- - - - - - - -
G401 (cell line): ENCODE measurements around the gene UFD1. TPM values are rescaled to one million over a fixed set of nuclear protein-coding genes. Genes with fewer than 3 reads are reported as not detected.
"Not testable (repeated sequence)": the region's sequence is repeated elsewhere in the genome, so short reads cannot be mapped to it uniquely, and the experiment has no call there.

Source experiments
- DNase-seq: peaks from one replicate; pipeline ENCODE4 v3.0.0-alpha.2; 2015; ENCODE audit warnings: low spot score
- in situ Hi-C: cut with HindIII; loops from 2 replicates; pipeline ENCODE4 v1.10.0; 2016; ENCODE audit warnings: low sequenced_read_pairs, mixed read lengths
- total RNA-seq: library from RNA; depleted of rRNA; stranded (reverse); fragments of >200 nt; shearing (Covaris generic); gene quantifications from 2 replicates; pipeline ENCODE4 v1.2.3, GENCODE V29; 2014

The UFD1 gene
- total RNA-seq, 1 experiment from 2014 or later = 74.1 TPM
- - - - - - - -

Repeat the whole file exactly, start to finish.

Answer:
G401 (cell line): ENCODE measurements around the gene UFD1. TPM values are rescaled to one million over a fixed set of nuclear protein-coding genes. Genes with fewer than 3 reads are reported as not detected.
"Not testable (repeated sequence)": the region's sequence is repeated elsewhere in the genome, so short reads cannot be mapped to it uniquely, and the experiment has no call there.

Source experiments
- DNase-seq: peaks from one replicate; pipeline ENCODE4 v3.0.0-alpha.2; 2015; ENCODE audit warnings: low spot score
- in situ Hi-C: cut with HindIII; loops from 2 replicates; pipeline ENCODE4 v1.10.0; 2016; ENCODE audit warnings: low sequenced_read_pairs, mixed read lengths
- total RNA-seq: library from RNA; depleted of rRNA; stranded (reverse); fragments of >200 nt; shearing (Covaris generic); gene quantifications from 2 replicates; pipeline ENCODE4 v1.2.3, GENCODE V29; 2014

The UFD1 gene
- total RNA-seq, 1 experiment from 2014 or later = 74.1 TPM